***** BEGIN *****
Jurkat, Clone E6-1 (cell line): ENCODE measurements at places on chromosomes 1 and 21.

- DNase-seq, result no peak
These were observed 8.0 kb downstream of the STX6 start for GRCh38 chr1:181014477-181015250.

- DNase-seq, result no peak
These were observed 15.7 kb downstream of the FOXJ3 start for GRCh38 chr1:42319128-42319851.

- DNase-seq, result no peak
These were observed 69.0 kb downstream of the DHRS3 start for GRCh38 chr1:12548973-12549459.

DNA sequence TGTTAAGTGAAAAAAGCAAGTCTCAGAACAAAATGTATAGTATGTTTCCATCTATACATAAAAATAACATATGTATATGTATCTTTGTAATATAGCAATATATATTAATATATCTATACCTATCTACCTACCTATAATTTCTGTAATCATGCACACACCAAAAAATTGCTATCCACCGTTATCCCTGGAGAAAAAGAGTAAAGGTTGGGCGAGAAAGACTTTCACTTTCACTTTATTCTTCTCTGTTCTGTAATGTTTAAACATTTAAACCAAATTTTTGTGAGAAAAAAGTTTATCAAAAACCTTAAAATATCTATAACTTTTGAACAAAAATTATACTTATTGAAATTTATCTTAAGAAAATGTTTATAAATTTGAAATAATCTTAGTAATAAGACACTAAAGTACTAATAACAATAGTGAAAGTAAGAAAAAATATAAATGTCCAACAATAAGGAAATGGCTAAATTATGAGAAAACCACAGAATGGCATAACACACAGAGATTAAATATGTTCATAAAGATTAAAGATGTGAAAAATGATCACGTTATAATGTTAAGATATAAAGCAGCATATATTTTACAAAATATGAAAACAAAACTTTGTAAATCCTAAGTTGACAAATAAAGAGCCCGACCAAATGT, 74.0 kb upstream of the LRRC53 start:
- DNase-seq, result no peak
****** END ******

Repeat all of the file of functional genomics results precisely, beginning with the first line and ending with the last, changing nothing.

Jurkat, Clone E6-1 (cell line): ENCODE measurements at places on chromosomes 1 and 21.

- DNase-seq, result no peak
These were observed 8.0 kb downstream of the STX6 start for GRCh38 chr1:181014477-181015250.

- DNase-seq, result no peak
These were observed 15.7 kb downstream of the FOXJ3 start for GRCh38 chr1:42319128-42319851.

- DNase-seq, result no peak
These were observed 69.0 kb downstream of the DHRS3 start for GRCh38 chr1:12548973-12549459.

DNA sequence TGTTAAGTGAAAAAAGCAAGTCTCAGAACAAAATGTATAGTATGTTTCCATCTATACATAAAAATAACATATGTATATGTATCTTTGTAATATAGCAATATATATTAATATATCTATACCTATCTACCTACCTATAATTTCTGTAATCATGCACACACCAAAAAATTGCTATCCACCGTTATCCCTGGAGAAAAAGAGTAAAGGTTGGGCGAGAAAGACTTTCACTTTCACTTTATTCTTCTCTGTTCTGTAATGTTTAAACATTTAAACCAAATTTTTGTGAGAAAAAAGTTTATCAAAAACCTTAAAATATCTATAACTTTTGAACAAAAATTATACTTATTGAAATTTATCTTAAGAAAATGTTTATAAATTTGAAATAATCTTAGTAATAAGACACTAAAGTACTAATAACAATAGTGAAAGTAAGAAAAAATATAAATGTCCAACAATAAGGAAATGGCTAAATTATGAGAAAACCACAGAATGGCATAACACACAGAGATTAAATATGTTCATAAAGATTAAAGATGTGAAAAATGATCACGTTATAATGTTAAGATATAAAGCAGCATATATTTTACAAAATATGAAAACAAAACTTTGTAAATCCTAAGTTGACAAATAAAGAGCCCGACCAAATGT, 74.0 kb upstream of the LRRC53 start:
- DNase-seq, result no peak